By Rachel Pergament, University of Southern California Law Library
This true story of a murder/suicide at Harvard University in 1995 is a good piece of
investigative journalism. The author attempts to explain the cultural displacement,
psychosexual tension, and mental illness, that led a Harvard Junior from Ethiopia named
Sinedu Tadesse to murder her Vietnamese roommate, Trang Ho, and then to hang herself.
The author, Melanie Thernstrom, has a unique perspective regarding the inner workings of Harvard. She graduated with a B.A. from Harvard in 1987 and taught creative writing there after her graduation. Both of Thernstrom's parents are Harvard faculty members.
Thernstrom presents the circumstances of the crime and the background of Sinedu Tadesse with great sensitivity. By traveling to Ethiopia and gaining access to Tadesse's diaries, the author explains how the young Ethiopian student was unable to obtain psychiatric care to help her overcome her obsessive fantasizing about an ideal friend. In addition, Thernstrom reveals the story of the woman murdered, Trang Ho, without objectifying her as a victim. Ultimately, the author succeeds in describing the private and cultural worlds of the two women, as well as why admission to Harvard was "halfway heaven," the bridge which would insure success for them and their families.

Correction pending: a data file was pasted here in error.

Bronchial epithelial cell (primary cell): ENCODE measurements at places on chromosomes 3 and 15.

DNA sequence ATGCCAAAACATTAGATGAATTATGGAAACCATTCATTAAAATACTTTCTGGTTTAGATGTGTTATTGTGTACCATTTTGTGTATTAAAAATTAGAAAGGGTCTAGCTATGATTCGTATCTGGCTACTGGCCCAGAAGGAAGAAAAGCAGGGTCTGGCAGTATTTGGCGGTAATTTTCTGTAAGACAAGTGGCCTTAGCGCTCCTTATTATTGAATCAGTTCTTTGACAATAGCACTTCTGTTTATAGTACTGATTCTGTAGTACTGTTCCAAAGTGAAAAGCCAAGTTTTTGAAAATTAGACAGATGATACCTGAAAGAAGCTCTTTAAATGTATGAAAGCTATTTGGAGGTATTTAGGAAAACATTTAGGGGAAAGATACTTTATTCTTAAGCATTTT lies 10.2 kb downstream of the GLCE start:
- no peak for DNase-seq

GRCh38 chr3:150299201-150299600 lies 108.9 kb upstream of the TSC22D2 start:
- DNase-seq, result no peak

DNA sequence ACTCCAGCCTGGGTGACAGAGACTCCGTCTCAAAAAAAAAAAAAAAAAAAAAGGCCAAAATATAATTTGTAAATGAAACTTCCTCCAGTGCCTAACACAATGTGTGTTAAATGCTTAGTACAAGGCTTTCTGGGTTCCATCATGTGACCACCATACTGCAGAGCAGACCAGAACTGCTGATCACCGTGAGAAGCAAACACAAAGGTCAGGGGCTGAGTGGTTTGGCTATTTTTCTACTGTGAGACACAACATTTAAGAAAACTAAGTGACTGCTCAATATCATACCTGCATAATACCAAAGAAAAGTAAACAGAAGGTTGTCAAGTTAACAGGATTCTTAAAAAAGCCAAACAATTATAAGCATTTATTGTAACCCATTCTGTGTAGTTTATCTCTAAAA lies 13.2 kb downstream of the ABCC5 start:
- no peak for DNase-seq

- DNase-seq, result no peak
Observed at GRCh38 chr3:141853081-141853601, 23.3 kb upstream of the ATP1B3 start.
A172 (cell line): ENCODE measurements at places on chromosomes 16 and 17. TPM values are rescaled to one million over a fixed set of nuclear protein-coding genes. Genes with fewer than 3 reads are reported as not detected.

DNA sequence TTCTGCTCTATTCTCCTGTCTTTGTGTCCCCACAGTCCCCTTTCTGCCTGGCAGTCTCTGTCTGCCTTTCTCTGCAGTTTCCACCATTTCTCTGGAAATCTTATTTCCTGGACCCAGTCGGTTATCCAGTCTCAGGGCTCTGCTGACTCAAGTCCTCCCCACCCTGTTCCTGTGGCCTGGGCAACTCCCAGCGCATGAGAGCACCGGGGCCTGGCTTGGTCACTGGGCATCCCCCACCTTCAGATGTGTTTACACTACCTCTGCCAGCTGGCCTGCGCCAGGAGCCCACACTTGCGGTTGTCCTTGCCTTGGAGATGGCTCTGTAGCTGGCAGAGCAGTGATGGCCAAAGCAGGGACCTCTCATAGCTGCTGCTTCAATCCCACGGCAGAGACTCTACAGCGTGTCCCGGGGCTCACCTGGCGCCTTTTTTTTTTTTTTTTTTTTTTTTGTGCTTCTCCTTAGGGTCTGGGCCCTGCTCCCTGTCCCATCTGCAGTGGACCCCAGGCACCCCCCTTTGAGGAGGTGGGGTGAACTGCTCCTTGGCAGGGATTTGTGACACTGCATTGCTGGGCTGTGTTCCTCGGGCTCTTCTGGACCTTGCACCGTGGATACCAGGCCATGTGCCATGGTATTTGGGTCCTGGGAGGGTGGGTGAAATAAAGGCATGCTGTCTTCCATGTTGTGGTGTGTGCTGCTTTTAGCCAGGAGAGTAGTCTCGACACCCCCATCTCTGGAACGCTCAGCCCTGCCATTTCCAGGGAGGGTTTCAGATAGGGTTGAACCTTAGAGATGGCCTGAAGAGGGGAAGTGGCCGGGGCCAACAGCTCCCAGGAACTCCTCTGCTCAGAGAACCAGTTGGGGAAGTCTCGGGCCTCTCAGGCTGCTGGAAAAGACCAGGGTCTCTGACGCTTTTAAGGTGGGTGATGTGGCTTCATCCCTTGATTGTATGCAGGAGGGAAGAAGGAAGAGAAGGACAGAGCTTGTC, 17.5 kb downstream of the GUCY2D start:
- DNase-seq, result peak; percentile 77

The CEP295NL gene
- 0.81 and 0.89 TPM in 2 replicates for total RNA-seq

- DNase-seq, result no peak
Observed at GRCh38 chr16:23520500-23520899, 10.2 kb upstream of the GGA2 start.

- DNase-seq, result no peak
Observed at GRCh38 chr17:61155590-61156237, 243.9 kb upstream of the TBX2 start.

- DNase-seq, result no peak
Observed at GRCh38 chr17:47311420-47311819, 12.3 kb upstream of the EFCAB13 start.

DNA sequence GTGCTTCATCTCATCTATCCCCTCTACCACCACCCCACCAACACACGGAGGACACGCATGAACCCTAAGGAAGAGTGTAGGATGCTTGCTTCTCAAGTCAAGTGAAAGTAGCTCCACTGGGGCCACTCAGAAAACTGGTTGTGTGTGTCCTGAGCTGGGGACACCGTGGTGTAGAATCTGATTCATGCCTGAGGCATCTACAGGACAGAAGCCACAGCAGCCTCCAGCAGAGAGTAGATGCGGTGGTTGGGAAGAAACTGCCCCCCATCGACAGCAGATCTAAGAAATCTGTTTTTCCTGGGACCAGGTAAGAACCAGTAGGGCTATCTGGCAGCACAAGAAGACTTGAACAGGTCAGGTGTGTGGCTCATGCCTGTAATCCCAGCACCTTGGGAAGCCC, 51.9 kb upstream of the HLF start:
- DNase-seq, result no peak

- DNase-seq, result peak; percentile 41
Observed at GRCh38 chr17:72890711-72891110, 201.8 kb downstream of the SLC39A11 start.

Near the end of the book, Thernstrom writes that investigating the crime altered her relationship with Harvard University. Thernstrom has been criticized for exploiting this tragedy, and she questions the ethics of investigative journalism in the book.
I found this book thought-provoking and feel that I gained insight into the difficulties of foreign students as they begin to assimilate into American culture. In addition, the book raised many questions about the responsibility of universities to provide professional services to students with mental illness.